Tue Jul 10, 2018 1:20 pm

It would be interesting to know how a new freighter is used as opposed to a used one. Consistent with previous posters the new ones would spend more time in the air (although that would not take cycles into account).
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PPVRA
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Re: Cargo Aircraft Economics

Tue Jul 10, 2018 6:38 pm

Starlionblue wrote:
PPVRA wrote:
I was perusing airfleets.net and there seems to be about 500 757/767/300/310 freighters on the market, listed as active in their fleets with companies like fedex, ups, dhl and atlas.

These aircraft have payloads of roughly 100-120k lbs.

Can a new, clean sheet, dedicated freighter design compete with adapted and converted pax models that have established fleets? If so, what are some unique design characteristics that a dedicated freighter could have that an airliner lacks?


Freighter requirements aren't different enough to make dedicated freighters worth it unless you're talking airlift type aircraft like the C-17 or An-124 that have rough field and roll-on/roll-off capabilities.

Useful feature:
- Level deck when on the ground. Note the 330 freighter gear hump in context. The passenger 330 has a non-level deck when on the ground.
- Straight through loading with the flight deck out of the way like on the 747F.
- Stronger structure than a pax aircraft.
- Strong enough floor for loads.
- Deck layout that optimises container loading. This was a problem for any 380 freight variants, which is why only a Package Freighter was offered.


What about alternatives to wing+tube design?

Blended wing-bodies have disadvantages because of passenger issues. Shouldn’t be an issue for cargo.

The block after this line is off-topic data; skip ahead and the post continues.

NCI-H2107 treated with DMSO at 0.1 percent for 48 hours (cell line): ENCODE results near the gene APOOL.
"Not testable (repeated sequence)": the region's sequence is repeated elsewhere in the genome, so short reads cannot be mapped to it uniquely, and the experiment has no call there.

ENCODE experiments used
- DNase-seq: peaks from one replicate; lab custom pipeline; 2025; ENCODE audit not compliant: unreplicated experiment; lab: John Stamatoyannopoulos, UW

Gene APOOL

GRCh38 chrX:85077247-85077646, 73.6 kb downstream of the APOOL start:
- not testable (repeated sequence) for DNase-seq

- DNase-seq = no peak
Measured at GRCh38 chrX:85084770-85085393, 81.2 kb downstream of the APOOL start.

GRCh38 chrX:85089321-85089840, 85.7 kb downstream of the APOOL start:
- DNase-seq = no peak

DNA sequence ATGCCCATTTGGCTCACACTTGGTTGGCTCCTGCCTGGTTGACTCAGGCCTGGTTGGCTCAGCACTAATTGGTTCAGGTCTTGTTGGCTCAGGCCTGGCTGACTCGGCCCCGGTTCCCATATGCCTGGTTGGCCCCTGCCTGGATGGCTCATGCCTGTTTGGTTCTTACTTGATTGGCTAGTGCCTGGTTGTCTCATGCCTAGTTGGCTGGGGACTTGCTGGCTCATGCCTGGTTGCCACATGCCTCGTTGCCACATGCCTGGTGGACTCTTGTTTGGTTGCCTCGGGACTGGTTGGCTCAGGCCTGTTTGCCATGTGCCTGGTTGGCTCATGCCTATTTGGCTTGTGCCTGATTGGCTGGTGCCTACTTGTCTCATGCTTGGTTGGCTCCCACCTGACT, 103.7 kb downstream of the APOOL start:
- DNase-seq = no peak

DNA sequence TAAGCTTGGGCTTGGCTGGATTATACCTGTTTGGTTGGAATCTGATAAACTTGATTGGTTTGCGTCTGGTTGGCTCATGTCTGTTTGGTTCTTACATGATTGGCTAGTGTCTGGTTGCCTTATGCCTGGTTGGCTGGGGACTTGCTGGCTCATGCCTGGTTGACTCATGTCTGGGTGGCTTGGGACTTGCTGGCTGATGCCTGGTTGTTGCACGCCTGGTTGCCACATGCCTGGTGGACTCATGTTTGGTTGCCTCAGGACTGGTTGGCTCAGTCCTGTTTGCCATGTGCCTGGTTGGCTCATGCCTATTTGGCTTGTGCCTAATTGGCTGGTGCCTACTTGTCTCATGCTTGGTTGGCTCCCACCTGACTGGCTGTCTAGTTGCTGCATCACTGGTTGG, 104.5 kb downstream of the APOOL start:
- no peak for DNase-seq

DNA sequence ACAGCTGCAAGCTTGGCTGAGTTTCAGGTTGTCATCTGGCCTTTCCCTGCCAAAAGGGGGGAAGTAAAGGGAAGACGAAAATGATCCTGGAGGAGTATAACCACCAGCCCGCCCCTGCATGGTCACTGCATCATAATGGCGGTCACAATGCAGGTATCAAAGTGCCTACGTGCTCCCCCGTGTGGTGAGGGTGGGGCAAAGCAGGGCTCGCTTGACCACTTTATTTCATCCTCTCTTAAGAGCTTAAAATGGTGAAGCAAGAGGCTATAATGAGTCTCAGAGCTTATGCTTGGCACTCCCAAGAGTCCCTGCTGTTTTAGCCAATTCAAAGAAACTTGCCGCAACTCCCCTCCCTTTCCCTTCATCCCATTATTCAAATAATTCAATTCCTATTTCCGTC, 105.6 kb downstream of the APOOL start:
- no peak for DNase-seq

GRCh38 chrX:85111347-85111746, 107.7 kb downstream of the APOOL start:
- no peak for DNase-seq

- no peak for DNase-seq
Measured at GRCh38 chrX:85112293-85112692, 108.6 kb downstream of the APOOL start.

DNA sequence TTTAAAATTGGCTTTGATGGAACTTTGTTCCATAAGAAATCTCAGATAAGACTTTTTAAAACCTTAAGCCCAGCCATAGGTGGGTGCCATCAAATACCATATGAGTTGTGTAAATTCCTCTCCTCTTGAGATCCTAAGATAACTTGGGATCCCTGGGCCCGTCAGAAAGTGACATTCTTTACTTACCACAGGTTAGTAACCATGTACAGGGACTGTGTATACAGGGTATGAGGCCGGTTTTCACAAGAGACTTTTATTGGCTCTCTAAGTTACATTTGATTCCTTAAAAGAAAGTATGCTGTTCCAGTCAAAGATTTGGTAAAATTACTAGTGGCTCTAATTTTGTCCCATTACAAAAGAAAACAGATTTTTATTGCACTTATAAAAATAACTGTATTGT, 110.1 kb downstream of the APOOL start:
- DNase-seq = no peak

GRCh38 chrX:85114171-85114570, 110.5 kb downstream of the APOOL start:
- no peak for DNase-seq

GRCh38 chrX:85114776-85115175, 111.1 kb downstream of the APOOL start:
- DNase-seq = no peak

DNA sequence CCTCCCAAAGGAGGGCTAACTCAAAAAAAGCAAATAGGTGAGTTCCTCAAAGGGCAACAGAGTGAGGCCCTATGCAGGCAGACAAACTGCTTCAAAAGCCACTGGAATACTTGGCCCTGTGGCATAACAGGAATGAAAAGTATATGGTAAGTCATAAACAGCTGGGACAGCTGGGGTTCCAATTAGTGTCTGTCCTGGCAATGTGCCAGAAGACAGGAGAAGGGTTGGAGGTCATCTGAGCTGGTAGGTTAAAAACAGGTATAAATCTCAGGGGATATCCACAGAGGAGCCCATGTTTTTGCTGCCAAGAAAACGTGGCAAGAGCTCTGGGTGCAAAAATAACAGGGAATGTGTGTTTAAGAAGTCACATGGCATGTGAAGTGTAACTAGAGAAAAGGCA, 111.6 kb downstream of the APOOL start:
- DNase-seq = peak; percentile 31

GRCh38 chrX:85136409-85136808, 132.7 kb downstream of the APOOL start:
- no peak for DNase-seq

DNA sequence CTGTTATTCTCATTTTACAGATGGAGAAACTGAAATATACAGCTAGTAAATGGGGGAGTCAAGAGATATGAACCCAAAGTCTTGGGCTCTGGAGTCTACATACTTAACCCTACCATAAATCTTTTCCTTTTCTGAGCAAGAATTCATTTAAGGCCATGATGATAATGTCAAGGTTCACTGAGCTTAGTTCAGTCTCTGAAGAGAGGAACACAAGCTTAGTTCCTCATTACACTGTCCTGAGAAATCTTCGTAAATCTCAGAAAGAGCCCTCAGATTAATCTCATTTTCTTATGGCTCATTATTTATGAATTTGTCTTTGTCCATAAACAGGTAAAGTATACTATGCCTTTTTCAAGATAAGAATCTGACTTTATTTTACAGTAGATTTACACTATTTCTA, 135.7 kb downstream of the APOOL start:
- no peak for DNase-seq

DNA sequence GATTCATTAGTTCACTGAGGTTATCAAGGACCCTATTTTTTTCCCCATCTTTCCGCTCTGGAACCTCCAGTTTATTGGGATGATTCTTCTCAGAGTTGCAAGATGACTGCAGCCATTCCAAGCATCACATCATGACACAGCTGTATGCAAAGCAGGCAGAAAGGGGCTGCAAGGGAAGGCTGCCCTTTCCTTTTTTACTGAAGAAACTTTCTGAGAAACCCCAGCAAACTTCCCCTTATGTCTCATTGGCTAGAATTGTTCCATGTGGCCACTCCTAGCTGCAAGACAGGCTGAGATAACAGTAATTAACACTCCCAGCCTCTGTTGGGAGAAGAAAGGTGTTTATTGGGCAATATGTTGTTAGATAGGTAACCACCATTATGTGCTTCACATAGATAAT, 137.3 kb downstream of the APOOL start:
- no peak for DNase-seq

"If goods do not cross borders, soldiers will" - Frederic Bastiat
 
PPVRA
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Re: Cargo Aircraft Economics

Tue Jul 10, 2018 6:53 pm

Even for just a tube design.... the 767 was dimensioned for passengers, passenger systems, passenger gates. Longer routes, rather than shorter hops. There’s gotta be some additional opportunities to optimize a freighter.

edit: perhaps a higher wing would put fuselage closer to the ground? That has got to be useful.
"If goods do not cross borders, soldiers will" - Frederic Bastiat
 
KAUSpilot
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Re: Cargo Aircraft Economics

Wed Jul 11, 2018 1:46 am

frmrCapCadet wrote:
It would be interesting to know how a new freighter is used as opposed to a used one. Consistent with previous posters the new ones would spend more time in the air (although that would not take cycles into account).


I can tell you that where I work, one fleet has mostly factory-built freighters purchased directly from the manufacturer and another fleet is composed almost entirely of converted passenger airplanes.

The fleet composed of the factory built new freighters are almost always being flown, never sitting unless they're loading, unloading, or undergoing extended maintenance. The fleet type composed of conversions sits on the ground more hours per day than it flies.
 
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Starlionblue
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Re: Cargo Aircraft Economics

Wed Jul 11, 2018 2:26 am

BWB has its advantages, but apparently there is not enough demand to justify the development of a dedicated model.

PPVRA wrote:
Even for just a tube design.... the 767 was dimensioned for passengers, passenger systems, passenger gates. Longer routes, rather than shorter hops. There’s gotta be some additional opportunities to optimize a freighter.

edit: perhaps a higher wing would put fuselage closer to the ground? That has got to be useful.


High wing to put the fuselage closer to the ground is certainly useful for ground handling. The downside is that it increases weight. Landing gear has to be either wing mounted and long, or body mounted with extra structure in the fuselage. Plus the wing spar now goes through your cargo deck unless you raise the wing even more, which has aerodynamic implications.
"There are no stupid questions, but there are a lot of inquisitive idiots." - John Ringo